ICANN plans to announce evaluation results before the end of the opposition period, he continues. That way, businesses can wait and see if it decided to reject an application before taking on the costly legal work to fight it themselves.
However, Weslow says ICANN is notorious for delays and not sticking to timelines. The organization took six years to get from the initial proposal of introducing more domain names to opening for applicants in 2011, during which the application requirements changed numerous times. If ICANN doesn’t conclude who it plans to reject until two weeks before the opposition period closes—which Weslow warns is possible—businesses, including retailers, won’t have time to build a legal case against those decisions, he says.
Retailers will still have an opportunity to buy up Internet addresses defensively even after the new domains are assigned, but they will come at a price. The company or organization that wins ownership of a domain name will have applied for one of two types of domain name registries: either they will own outright all addresses ending in .shoes, for example, or they will be able to sell addresses using the extension on the second level to other businesses at a price they set. So, for example, Zappos might be able to buy zappos.shoes from Binky Galley LLC, which applied for .shoes, if ICANN approves Binky Galley to own the domain with such a registry.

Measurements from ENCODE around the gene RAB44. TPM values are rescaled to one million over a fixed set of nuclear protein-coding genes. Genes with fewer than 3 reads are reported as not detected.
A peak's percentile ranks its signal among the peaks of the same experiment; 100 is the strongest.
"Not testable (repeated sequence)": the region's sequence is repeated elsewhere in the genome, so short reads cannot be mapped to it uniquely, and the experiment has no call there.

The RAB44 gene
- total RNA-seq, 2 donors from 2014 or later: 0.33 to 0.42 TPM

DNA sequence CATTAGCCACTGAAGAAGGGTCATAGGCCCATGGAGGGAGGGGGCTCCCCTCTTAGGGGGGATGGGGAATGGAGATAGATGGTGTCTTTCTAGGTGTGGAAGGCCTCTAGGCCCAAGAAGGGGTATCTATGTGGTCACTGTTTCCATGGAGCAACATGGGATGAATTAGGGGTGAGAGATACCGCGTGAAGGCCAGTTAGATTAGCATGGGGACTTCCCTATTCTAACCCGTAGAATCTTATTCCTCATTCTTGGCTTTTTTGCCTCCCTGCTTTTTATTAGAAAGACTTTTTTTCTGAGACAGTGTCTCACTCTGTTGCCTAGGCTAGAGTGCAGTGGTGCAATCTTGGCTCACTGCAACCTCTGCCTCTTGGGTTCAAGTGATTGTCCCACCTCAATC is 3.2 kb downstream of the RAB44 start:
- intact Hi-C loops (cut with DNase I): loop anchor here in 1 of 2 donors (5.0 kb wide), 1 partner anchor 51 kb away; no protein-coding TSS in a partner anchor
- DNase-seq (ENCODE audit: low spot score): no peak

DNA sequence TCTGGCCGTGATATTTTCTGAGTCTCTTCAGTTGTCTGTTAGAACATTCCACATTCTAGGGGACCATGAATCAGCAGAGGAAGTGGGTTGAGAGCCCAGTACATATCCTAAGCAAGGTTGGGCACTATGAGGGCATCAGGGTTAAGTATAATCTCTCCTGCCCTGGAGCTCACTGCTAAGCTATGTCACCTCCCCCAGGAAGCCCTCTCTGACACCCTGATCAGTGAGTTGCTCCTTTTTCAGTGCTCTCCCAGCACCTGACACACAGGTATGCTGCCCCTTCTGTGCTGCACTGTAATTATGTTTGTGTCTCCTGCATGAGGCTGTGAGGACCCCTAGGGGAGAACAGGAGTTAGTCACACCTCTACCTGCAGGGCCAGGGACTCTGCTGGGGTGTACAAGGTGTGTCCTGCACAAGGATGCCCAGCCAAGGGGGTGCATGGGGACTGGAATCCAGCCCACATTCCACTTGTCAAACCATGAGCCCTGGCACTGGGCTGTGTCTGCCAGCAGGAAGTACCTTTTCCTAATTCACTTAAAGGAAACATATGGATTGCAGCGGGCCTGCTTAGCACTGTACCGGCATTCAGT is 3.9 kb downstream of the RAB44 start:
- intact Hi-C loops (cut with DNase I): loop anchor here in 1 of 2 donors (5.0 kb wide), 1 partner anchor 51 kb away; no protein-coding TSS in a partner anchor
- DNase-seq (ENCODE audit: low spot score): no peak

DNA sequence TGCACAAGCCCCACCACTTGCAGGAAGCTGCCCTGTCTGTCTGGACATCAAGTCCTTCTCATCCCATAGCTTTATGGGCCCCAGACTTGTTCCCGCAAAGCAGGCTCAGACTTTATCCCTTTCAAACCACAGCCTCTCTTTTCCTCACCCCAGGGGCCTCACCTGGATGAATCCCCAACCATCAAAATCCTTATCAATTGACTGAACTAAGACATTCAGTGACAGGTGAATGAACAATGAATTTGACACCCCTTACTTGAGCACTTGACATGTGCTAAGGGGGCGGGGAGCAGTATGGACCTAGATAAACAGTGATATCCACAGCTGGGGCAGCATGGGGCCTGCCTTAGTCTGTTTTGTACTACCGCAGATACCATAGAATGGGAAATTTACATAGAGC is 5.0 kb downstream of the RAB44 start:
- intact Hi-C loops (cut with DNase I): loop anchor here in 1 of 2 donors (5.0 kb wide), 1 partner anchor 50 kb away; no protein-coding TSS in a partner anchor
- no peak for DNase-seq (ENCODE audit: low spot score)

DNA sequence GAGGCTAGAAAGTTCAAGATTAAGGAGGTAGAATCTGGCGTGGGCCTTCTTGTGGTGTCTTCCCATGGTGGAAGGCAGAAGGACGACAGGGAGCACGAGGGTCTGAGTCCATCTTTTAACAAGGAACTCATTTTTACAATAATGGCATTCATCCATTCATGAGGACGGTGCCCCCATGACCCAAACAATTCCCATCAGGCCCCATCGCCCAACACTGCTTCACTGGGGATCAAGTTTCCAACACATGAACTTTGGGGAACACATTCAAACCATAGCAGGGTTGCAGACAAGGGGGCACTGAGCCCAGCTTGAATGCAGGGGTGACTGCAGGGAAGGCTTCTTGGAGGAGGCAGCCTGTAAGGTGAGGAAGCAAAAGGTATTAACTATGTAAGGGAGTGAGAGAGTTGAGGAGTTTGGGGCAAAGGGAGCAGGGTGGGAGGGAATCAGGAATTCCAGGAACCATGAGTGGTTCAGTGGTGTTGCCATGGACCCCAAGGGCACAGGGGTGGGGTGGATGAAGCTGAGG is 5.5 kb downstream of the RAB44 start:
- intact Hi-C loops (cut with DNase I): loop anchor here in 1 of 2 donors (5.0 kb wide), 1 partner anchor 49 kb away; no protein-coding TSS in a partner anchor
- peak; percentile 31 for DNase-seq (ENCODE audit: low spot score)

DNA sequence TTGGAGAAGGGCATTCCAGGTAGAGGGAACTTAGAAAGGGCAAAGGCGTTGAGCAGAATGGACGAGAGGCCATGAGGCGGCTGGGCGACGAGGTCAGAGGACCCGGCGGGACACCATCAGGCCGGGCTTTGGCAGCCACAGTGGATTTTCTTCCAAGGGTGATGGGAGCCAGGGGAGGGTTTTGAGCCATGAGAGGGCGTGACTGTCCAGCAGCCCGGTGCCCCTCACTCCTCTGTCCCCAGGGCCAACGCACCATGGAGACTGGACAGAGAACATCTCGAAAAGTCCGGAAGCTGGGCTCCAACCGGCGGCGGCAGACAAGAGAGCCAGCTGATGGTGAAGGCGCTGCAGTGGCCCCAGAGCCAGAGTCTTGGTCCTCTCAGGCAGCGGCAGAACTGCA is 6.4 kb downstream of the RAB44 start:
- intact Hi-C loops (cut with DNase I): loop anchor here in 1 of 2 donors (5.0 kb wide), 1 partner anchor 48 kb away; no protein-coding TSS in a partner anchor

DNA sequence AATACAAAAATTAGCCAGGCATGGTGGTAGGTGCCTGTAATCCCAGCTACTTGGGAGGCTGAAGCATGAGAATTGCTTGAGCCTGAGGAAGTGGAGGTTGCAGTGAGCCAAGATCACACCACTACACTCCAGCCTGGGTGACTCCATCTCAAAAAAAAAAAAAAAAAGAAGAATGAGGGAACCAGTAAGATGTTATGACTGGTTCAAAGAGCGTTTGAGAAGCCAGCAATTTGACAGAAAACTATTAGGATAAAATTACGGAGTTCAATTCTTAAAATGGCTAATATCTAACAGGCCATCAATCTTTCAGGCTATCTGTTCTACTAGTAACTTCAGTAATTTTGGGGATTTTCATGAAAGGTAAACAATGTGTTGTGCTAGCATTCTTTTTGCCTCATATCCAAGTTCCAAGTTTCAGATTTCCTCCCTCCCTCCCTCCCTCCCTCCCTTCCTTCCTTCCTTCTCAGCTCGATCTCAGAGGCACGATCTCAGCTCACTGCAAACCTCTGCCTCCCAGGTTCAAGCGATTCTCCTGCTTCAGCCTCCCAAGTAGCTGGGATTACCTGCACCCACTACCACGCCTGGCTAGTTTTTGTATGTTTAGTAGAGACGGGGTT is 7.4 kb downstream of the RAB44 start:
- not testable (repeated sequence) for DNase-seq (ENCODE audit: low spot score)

The owners of.xxx, which was won in the last round of applications in 2004, have been selling addresses with the .xxx extension for $200 each since then, Weslow says. So a retailer who decides it has hundreds of addresses to corner—perhaps ourcreamer.coffee, ourbeans.coffee, ourmugs.coffee, etc.—may have to invest hundreds of thousands of dollars to accomplish that.
ICANN says it will process applications in batches, starting with 500, then reducing to 400 in subsequent groups, and each application will take at least nine months to evaluate; Weslow estimates it will take nearly four years to get through all 1,930 applications. Then ICANN is obligated to provide the U.S. government with an evaluation of the program that will take at least a year to complete. So altogether it could be at least six years before another round of generic top-level domain applications begins. Given this infrequency of rounds, Weslow concludes that companies that win a new domain can expect around a 10-year monopoly on it, at least.
On the plus side for retailers, adding so many new domain names could offer new opportunities for relevancy in Internet names. “The .com right now has zero significance—you could be a hospital or you could be a jeweler,” Weslow says.